A FARMER must dig a ditch he previously filled after his tractor got stuck in it as he’s fallen foul of planning regulations.
Fourth generation farmer Ian Lewis had filled the ditch running alongside a country lane around half a mile west of Llanbadoc, near Usk, as he was concerned it was a health and safety hazard.
He had bought the field, which is on the opposite side of the lane to a house named Rose Cottage, some five years ago from a church when it was covered in bracken and brambles.
After he cleared it he discovered the collapsed land drain when his tractor was “very nearly tipped over”.
But when Monmouthshire County Council were informed the ditch had been filled it slapped Mr Lewis with a planning enforcement notice in October 2022 – claiming the now grassed over ditch posed a flood risk to the lane, which is above the bottom of the field that rises from the roadway.
The council demanded Mr Lewis restore the ditch so the land beside the road is returned to the level it was at before he carried out the work.
Mr Lewis tried to appeal the notice, arguing planning permission should be granted for the work he’d carried out.
In his appeal statement Mr Lewis said: “Whilst clearing bracken and brambles after the purchase, I very nearly tipped my tractor over due to a collapsed land drain. This resulted in having to ask a contractor to come with a winch to pull the tractor out safely. Obviously, this was a huge health and safety concern for us.”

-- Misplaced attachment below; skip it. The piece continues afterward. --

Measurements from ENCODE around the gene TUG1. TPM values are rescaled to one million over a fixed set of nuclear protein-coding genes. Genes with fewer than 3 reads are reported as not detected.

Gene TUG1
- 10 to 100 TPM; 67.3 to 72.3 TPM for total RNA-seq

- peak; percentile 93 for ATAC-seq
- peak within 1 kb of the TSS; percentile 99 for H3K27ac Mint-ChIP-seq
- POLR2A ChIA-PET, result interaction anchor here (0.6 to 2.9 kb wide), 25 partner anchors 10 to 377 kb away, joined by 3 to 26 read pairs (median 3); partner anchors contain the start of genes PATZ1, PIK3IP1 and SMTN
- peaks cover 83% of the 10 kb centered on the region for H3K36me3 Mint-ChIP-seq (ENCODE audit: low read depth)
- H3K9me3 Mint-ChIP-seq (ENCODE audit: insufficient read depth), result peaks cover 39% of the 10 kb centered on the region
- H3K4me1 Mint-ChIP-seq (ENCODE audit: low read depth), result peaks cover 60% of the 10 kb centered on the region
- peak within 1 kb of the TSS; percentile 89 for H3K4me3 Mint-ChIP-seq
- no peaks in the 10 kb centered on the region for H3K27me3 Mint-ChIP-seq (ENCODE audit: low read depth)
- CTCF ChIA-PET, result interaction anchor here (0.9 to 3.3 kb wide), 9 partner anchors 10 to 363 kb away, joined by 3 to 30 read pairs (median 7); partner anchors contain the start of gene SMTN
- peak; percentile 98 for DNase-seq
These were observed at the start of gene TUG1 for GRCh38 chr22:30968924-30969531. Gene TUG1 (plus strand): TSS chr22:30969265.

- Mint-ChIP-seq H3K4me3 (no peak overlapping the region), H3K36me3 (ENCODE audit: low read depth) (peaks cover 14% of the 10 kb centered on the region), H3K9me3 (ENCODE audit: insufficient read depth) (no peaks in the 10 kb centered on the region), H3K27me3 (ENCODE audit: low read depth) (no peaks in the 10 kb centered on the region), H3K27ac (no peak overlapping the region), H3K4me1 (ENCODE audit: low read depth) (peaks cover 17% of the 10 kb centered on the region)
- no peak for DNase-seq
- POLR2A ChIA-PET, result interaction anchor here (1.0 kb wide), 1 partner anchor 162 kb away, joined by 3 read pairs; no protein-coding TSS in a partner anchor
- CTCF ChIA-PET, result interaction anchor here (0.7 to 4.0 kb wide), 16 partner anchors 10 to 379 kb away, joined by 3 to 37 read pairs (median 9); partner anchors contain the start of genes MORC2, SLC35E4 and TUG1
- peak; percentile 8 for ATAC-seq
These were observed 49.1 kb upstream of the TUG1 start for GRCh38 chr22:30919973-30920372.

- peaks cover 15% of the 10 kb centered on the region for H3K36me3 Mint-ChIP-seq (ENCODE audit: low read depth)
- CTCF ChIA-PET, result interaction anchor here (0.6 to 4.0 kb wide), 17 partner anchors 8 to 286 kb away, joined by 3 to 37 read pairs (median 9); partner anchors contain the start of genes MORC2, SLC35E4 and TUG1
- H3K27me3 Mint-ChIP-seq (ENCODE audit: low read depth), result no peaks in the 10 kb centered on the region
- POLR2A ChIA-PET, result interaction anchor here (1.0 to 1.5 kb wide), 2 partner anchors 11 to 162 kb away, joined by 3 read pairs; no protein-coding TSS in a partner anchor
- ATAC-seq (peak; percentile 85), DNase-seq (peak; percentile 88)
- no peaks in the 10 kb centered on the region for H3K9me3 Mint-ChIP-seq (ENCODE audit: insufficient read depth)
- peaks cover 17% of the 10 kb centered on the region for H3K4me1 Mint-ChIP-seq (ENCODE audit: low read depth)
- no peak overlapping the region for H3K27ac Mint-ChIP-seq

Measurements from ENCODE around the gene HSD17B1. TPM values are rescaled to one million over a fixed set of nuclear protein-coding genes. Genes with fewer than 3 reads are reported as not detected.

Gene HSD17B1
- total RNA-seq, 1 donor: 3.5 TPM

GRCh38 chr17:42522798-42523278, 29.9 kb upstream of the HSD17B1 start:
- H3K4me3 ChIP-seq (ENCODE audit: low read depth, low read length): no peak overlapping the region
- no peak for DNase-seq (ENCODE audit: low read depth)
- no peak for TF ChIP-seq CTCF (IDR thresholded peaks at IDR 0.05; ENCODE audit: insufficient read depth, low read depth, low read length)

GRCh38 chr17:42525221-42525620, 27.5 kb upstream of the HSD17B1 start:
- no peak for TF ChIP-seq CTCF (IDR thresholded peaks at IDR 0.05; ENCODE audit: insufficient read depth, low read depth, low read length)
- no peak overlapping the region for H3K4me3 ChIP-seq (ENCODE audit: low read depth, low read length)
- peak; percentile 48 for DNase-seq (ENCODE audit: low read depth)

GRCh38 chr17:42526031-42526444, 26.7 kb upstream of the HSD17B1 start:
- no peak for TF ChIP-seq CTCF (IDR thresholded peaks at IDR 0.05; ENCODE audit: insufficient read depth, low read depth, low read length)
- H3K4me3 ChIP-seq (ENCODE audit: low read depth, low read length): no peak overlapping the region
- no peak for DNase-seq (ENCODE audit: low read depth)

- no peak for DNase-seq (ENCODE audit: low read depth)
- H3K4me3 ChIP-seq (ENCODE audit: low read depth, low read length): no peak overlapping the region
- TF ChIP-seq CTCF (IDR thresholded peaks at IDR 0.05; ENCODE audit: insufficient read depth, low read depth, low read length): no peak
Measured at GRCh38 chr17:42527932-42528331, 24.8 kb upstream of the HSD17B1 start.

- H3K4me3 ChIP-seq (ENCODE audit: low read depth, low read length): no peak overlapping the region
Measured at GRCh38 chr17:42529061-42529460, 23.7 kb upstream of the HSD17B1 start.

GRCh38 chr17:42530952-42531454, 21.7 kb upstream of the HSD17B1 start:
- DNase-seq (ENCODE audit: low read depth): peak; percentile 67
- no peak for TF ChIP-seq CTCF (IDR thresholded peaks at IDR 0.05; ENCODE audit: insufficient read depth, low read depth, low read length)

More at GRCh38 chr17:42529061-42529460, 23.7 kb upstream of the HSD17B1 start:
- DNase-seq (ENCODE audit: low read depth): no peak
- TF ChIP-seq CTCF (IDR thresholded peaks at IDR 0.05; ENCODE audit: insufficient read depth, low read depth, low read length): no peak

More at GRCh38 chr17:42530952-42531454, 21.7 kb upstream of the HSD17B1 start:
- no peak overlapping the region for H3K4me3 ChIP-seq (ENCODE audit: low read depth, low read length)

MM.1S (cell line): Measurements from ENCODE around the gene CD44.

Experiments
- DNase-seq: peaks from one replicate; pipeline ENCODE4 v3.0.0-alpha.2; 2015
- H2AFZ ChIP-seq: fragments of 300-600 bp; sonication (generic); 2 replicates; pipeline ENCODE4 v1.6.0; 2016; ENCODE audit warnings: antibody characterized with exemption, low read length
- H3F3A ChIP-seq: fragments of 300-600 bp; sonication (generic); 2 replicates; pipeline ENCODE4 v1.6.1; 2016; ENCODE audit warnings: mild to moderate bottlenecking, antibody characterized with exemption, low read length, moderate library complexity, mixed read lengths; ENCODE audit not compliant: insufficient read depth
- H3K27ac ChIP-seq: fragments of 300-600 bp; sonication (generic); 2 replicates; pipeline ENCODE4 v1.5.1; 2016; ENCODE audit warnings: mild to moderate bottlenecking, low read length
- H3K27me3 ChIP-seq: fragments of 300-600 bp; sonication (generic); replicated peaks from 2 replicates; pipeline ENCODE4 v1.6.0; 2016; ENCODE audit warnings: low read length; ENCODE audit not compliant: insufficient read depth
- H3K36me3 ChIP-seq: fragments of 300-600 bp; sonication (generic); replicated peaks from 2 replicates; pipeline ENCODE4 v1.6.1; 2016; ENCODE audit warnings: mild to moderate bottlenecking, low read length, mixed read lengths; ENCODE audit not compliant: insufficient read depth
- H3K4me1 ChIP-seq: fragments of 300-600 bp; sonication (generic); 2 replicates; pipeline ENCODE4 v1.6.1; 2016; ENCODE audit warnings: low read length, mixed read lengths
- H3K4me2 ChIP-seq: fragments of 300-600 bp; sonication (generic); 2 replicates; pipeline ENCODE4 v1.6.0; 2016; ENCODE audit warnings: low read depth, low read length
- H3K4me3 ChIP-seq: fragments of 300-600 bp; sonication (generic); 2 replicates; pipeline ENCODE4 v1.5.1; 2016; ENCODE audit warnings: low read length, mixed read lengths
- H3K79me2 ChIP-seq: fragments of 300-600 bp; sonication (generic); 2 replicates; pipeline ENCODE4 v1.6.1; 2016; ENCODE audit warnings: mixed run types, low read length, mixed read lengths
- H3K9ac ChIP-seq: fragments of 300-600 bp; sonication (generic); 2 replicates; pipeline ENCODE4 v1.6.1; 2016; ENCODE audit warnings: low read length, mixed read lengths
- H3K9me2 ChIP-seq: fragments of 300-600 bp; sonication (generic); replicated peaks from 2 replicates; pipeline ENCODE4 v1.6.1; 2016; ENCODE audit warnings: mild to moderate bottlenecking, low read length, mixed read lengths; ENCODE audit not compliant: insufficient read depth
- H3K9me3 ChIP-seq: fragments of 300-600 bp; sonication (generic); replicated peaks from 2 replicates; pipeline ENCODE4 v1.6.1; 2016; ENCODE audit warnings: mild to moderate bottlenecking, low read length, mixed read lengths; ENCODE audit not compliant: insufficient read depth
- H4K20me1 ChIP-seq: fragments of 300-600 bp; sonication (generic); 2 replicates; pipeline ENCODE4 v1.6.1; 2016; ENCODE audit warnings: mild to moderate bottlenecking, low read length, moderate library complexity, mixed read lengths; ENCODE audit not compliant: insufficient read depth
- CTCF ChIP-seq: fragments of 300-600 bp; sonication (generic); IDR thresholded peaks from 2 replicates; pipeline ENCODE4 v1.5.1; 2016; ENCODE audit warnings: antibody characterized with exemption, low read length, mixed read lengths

Mr Lewis said he had filled the ditch to connect the collapsed land drain to the main drain and when he was contacted by the council’s highways department he assured them he had the correct licence and there was suggestion planning permission was required, which he said had he been aware of he would have applied for before starting any work.
He also explained he’d taken precautions to avoid increasing the flooding risk including keeping the field at a lower level than the lane and he’d installed a 225mm twin wall plastic pipe in the bottom of the ditch which carries surface water from the road gully and land drains connected to it.
Mr Lewis said environment body Natural Resources Wales was also satisfied with the work he’d carried out and said in his appeal: “I believe that the works I have carried out are correct and of benefit to everybody, not just me as the landowner.”
But planning inspector Anthony Thickett said though when he visited the site on December 7 last year, when it was “raining heavily” and none of the water, that was “puddling” at the end of the field, had run onto the road his visit was “one point in time”. He noted the “council’s senior engineer’s report that filling in the ditch has led to several impacts on flood risk”.
Though he said the council doesn’t dispute Mr Lewis had installed the plastic pipe Mr Thickett said due to the absence of an assessment “by a specialist chartered hydrogeologist detailing the impacts on, amongst other things, ground water levels” it wasn’t possible for him to conclude the work hasn’t increased the flood risk.
He also said without expert advice he couldn’t be sure Mr Lewis’ offer to install a soak away at the entrance to the field would be effective.
Mr Thickett said the council’s other reasons for refusing planning permission could have been overcome through tree planting, to offset any harm from the visual impact of the removal of existing trees, and biodiversity enhancement to make up for the loss of the trees and shrubs.